E-mail has been around for awhile now, so you probably feel you have the hang of it. Nevertheless, business people continue to make the same mistakes over and over again. Not only can this make you look foolish but it could irreparably harm a business relationship. Here are seven common errors to avoid.
- You don’t use your business e-mail address. Typically, you might reference your personal e-mail accounts at work, keeping them open on your desktop. Then you accidently fire off a business e-mail from one of your personal accounts. Besides being inappropriate, the message could be directed to the recipient’s spam folder. Check first before you click “Send.”
- You exclude e-mail recipients. This is easy enough to do but just as easy to forget. If you want to keep several people in the loop, remember to hit “Reply to All” before sending out a response. Again, check before you click.
- You send a stand-alone response. When you correspond with dozens of business contacts during the day, you can easily forget the details of a prior conversation or even that it occurred. It is helpful to you and others to be able to skim the back-and-forth you have already had. Do everyone a favor by including the entire thread of past communications when you respond.
- You don’t reply at all. Sometimes you may forget to respond to an e-mail or simply ignore the communication. When you do not respond, it’s almost like saying, “I am more important than you.” Show your business contacts courtesy by answering them.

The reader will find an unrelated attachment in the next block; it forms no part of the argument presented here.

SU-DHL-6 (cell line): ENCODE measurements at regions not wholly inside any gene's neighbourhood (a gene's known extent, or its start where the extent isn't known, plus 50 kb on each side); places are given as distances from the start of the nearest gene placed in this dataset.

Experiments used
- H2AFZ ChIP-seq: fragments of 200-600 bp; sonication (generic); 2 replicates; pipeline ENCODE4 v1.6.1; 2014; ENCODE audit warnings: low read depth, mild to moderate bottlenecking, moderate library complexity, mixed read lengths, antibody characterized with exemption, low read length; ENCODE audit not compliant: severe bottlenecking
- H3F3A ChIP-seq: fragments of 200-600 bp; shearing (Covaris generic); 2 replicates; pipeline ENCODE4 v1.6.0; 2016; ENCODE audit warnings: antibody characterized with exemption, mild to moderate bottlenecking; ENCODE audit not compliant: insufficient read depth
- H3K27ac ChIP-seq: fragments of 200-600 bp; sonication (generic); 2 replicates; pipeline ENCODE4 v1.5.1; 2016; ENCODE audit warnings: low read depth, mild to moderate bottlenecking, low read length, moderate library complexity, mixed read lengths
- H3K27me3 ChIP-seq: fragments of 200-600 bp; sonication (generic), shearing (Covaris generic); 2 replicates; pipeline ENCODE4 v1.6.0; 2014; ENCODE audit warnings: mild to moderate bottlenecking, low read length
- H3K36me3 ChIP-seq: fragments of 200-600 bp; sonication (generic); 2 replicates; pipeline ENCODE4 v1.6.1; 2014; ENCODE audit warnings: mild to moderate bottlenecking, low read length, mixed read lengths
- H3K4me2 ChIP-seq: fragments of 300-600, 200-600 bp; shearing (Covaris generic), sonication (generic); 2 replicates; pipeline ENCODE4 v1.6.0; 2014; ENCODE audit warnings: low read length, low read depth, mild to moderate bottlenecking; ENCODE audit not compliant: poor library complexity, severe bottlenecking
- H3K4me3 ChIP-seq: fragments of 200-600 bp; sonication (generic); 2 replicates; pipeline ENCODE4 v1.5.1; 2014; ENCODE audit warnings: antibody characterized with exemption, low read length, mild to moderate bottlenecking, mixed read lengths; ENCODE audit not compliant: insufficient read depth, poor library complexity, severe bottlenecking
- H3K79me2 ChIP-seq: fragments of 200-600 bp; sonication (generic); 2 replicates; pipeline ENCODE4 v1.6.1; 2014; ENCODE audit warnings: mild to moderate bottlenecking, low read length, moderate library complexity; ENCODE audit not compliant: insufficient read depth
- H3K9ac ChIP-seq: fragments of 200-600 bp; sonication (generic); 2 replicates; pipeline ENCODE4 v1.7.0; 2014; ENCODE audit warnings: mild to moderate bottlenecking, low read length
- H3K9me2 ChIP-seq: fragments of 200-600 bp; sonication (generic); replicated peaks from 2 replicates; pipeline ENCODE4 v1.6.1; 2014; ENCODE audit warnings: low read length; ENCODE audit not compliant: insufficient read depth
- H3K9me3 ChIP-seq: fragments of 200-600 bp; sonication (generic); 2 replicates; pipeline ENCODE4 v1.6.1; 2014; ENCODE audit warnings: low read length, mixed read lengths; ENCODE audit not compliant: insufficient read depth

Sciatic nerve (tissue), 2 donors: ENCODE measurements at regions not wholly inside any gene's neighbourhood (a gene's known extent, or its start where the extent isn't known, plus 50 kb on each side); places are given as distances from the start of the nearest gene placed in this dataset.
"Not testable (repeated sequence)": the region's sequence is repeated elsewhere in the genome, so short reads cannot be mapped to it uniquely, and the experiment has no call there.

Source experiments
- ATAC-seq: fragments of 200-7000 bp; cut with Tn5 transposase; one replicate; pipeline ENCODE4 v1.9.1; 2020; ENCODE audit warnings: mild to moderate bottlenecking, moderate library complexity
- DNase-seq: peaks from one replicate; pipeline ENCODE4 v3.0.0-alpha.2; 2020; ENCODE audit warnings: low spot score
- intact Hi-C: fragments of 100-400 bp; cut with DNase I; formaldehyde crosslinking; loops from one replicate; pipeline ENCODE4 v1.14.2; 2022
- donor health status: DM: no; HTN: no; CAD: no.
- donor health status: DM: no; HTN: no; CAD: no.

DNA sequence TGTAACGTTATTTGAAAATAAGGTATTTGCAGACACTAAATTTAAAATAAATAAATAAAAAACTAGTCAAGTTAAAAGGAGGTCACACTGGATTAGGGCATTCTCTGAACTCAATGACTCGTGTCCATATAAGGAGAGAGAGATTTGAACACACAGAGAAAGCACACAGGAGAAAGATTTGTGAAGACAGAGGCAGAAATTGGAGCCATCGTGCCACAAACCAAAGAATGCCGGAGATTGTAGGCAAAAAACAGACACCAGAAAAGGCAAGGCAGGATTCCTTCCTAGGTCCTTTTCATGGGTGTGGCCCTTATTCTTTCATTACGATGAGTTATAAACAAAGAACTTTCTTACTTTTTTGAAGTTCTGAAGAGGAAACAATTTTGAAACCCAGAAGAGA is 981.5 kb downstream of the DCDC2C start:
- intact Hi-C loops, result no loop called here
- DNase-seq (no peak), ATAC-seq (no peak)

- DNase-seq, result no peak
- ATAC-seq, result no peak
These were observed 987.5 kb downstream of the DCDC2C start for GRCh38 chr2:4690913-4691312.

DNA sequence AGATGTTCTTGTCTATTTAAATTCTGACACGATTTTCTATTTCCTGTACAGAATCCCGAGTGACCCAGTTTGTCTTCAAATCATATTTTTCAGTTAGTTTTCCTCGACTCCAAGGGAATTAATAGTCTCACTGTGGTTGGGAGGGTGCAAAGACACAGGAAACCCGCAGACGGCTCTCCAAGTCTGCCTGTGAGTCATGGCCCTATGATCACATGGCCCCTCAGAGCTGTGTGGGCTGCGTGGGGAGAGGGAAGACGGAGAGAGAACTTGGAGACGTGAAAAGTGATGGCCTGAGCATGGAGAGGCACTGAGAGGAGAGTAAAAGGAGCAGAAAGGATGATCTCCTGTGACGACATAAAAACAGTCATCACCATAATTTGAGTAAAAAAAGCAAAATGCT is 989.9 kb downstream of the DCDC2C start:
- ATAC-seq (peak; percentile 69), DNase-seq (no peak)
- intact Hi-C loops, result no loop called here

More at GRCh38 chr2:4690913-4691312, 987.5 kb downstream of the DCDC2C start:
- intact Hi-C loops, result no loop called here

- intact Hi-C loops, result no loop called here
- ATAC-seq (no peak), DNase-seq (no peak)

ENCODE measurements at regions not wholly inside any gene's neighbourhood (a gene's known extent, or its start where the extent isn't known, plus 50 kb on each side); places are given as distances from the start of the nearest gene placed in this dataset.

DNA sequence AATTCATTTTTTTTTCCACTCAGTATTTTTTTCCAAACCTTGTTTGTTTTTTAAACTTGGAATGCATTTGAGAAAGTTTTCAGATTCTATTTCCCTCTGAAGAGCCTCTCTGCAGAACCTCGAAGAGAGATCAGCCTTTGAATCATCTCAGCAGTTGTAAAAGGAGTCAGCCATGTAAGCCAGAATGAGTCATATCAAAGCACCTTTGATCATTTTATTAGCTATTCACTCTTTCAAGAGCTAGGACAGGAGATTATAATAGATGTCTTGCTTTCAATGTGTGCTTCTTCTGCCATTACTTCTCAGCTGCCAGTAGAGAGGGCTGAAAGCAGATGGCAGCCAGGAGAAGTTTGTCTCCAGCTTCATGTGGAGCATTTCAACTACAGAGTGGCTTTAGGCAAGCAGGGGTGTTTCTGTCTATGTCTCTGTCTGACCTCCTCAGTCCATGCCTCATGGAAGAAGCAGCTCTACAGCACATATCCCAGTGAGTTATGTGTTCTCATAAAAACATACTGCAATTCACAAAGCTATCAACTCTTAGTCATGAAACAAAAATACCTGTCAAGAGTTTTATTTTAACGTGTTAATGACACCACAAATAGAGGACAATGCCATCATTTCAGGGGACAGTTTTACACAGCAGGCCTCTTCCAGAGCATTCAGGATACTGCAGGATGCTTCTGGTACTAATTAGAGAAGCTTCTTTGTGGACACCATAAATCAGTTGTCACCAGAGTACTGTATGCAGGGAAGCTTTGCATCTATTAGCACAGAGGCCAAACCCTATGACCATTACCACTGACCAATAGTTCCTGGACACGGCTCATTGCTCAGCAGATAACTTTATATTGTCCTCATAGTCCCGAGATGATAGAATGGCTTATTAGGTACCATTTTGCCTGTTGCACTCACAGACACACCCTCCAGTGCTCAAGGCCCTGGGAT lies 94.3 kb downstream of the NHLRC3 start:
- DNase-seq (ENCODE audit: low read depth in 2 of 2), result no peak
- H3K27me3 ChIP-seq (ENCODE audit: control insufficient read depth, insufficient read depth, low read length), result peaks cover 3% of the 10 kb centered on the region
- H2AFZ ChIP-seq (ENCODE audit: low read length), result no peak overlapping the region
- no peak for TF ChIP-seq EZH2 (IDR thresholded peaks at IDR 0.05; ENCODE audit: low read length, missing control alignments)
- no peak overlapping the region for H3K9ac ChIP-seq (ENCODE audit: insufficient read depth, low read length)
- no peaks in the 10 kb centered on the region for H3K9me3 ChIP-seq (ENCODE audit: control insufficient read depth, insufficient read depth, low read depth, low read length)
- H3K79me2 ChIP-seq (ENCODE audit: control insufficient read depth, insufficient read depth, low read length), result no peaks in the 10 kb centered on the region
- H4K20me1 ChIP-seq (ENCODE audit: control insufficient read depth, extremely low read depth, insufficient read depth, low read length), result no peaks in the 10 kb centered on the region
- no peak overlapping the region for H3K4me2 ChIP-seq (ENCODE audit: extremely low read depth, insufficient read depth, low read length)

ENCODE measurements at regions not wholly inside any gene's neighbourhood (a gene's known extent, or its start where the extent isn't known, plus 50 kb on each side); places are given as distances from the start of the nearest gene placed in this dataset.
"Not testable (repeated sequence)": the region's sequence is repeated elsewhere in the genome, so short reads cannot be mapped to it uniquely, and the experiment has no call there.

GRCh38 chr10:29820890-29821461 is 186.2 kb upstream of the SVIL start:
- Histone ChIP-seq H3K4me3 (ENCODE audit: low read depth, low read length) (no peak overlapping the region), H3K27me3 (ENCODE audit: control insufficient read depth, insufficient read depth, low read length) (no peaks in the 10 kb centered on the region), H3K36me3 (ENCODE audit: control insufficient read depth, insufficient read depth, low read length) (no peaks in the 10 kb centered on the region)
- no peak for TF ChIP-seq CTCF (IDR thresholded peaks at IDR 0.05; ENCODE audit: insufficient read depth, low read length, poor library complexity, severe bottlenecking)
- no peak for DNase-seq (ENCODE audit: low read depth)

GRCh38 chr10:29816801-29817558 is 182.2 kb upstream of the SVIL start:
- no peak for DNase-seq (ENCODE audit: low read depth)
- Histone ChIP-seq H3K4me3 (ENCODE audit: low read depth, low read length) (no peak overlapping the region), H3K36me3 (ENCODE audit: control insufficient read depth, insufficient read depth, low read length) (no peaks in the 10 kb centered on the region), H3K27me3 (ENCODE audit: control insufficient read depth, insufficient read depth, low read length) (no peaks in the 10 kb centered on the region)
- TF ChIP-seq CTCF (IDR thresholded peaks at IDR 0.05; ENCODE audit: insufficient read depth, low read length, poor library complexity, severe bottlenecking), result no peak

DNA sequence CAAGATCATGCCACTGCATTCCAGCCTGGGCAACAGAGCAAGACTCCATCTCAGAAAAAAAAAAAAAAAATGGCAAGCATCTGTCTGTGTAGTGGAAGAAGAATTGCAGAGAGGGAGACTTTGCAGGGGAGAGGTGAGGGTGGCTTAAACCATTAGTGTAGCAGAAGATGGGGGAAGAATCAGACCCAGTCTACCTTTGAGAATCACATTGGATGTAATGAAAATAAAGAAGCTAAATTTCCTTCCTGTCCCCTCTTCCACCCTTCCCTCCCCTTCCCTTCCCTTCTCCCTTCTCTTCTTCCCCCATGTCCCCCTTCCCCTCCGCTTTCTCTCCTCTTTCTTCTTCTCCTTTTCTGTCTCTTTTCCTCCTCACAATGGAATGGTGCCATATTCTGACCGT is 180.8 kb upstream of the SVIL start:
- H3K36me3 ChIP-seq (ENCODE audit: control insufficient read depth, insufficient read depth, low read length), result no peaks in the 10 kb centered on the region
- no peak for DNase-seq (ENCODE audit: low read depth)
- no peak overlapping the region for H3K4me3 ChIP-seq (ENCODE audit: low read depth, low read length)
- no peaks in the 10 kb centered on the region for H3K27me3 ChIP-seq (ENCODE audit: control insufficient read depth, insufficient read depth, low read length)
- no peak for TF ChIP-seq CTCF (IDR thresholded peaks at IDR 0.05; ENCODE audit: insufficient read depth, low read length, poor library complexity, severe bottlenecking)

- You don’t “blind carbon copy” others. The blind carbon copy (Bcc) function has several benefits. It can help inform recipients who do not need to be part of the conversation. The Bcc function can also protect the person’s e-mail address from other recipients. And it is a good way to copy someone on a message without the other recipients knowing about it.
- You “carbon copy” too many people. The flip side of not using the Bcc function is overusing the carbon copy (Cc) option. Although it is often helpful to reply to all (see Mistake #2), it is not always sensible to copy everyone under the sun. Ask yourself if this person is a worthwhile recipient or if it is simply bothersome to him or her. Use the Cc with discretion.
- You ramble on or you are unprofessional. E-mails should be concise and to the point. If you can’t say what you want in just a few sentences, you are probably better off just picking up the phone (unless you’re stating something that should be documented). Even though the message is short, keep it professional. Also, most business messages should avoid slang and reflect proper grammar.
Is that all? Not really, because other mistakes in the form of commissions and omissions are often made in e-mails. However, if you fix these seven common errors, it will give you a good head start.